Billionaires and charity

In turning over the profits of his company to a charitable organization, Chouinard is far from the only extremely wealthy person in the world to surrender the bulk of their wealth to philanthropic pursuits, but doing so isn’t the norm, either.

In 2010, Gates and Buffett announced the launch of the Giving Pledge campaign, an effort to persuade the world’s wealthiest people to commit to giving away at least 50% of their net worth at or before their deaths.

To date, 236 individuals, the vast majority of them billionaires, have signed the pledge. However, they represent a small fraction of what Forbes magazine estimates to be the approximately 2,700 billionaires in the world.

Around the world

Some of the world’s wealthiest people have, with or without signing a formal pledge, donated considerable sums to charity.

Premji, the Indian billionaire who built Wipro, has reportedly donated well over 25% of his net worth, including $7.6 billion worth of shares in his company, to charitable causes, including education initiatives in his native country.

Sheik Sulaiman bin Abdulaziz bin Saleh Al Rajhi, a native of Saudi Arabia who earned his fortune in Islamic banking, announced a decade ago that he would give away most of his $7.7 billion fortune, and has spent large sums endowing a university, among other efforts.

Huang Zheng, founder of Chinese online shopping giant Pinduoduo and one of the wealthiest people in China, has given away billions of dollars, including a recent donation of $1.85 billion to a charitable foundation.

Strive Masiyiwa, the Zimbabwean telecommunications billionaire, has funded many large philanthropic efforts in his home country and around the world, and is also a signatory of the Giving Pledge.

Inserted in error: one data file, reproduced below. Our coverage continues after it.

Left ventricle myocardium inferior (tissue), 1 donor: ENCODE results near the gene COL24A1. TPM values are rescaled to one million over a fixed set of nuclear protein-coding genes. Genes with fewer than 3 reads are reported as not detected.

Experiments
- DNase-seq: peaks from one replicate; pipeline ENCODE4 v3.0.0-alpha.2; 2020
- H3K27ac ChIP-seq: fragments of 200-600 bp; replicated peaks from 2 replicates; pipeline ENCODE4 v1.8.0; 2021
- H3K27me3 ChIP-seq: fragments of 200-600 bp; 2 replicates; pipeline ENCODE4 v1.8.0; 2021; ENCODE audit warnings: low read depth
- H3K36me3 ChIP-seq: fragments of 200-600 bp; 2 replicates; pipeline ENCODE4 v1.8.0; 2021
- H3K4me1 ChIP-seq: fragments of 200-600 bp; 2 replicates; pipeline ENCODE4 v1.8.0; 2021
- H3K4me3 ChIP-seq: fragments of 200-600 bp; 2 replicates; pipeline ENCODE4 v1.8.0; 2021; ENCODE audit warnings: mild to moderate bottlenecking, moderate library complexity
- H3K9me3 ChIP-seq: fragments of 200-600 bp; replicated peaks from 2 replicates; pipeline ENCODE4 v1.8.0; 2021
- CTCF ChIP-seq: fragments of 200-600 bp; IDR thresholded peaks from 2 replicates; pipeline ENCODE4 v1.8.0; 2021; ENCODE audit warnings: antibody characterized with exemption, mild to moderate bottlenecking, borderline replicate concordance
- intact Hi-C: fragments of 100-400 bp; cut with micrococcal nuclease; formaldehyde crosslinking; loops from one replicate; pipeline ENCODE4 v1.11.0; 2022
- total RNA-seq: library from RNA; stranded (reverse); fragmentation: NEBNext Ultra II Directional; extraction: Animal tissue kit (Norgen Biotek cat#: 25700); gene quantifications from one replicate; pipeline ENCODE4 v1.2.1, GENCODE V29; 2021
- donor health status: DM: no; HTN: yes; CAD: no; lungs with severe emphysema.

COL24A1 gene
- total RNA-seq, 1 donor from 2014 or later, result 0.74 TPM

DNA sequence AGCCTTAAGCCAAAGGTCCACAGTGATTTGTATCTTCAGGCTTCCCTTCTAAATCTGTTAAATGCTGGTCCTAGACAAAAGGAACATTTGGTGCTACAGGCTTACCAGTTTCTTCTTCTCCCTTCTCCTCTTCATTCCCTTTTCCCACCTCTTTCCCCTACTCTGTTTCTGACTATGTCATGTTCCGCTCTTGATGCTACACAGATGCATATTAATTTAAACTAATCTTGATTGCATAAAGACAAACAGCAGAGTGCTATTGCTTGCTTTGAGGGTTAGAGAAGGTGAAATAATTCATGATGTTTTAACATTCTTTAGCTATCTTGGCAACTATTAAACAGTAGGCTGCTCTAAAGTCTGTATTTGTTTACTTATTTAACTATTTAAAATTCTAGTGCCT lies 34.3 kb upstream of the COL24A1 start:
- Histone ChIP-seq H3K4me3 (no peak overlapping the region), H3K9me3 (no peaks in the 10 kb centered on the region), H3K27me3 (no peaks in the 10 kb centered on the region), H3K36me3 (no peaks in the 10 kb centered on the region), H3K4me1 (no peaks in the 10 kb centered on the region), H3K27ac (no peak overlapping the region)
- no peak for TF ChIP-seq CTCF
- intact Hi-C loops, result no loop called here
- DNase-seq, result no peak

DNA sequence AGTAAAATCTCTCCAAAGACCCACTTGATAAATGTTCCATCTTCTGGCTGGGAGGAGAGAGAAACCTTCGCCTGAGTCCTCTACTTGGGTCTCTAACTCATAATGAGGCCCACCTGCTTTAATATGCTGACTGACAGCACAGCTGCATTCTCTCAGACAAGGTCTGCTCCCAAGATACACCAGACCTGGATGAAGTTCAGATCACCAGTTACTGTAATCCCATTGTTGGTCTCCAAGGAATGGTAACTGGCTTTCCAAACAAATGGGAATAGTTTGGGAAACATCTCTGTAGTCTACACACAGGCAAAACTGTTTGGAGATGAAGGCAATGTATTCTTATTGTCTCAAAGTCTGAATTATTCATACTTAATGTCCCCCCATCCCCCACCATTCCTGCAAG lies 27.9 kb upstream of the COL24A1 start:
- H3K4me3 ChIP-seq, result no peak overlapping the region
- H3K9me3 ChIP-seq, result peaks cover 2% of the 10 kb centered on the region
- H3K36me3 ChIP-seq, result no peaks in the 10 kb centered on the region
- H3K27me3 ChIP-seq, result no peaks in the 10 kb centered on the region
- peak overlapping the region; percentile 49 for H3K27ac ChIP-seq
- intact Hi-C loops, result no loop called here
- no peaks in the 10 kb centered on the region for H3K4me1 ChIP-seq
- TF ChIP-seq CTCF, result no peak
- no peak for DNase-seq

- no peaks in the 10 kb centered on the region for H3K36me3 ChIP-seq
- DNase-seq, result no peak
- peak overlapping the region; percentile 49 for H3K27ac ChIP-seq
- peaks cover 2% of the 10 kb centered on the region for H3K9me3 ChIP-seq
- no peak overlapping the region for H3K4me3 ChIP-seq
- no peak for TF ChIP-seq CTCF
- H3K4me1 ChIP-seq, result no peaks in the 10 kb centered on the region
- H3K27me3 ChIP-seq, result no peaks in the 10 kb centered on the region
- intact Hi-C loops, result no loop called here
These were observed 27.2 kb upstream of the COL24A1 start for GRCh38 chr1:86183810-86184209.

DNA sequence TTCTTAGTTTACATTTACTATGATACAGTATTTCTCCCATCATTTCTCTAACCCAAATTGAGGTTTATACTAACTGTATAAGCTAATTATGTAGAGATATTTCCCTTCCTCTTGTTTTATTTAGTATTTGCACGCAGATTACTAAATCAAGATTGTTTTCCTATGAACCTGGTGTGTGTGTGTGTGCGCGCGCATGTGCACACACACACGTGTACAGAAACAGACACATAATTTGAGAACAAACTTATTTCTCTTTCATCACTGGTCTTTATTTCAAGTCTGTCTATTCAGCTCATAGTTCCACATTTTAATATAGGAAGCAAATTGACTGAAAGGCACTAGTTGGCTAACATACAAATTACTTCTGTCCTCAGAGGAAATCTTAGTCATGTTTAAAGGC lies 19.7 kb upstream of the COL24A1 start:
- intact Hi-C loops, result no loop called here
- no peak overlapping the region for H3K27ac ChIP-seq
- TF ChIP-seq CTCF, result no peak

Some giving deferred

Forbes, which has long tracked the wealth of the richest citizens in the United States, has developed a philanthropy score, which tracks, on a scale of one to five, how much the country’s wealthiest have given away.

Those who score a five are among the most charitable, having given away 20% or more of their net worth. Those who score a one, meaning they are among the least charitable, have given away less than 1% of their net worth.

In 2021, the magazine found that 156 of the 400 richest Americans scored in the lowest quintile, while just 19 were in the top two quintiles, meaning they had given away at least 10% of their net worth.

Notable names among those scoring in the lowest quintile include America’s two wealthiest men, founder Jeff Bezos and Tesla and SpaceX founder Elon Musk. Also listed as having donated less than 1% of their net worth were Google founders Larry Page and Sergey Brin, and Oracle founder Larry Ellison.

Bezos stepped up his philanthropic activities in 2022, and others, including Musk and Ellison, have signed the Giving Pledge, indicating that at some point, they plan to make substantial philanthropic donations.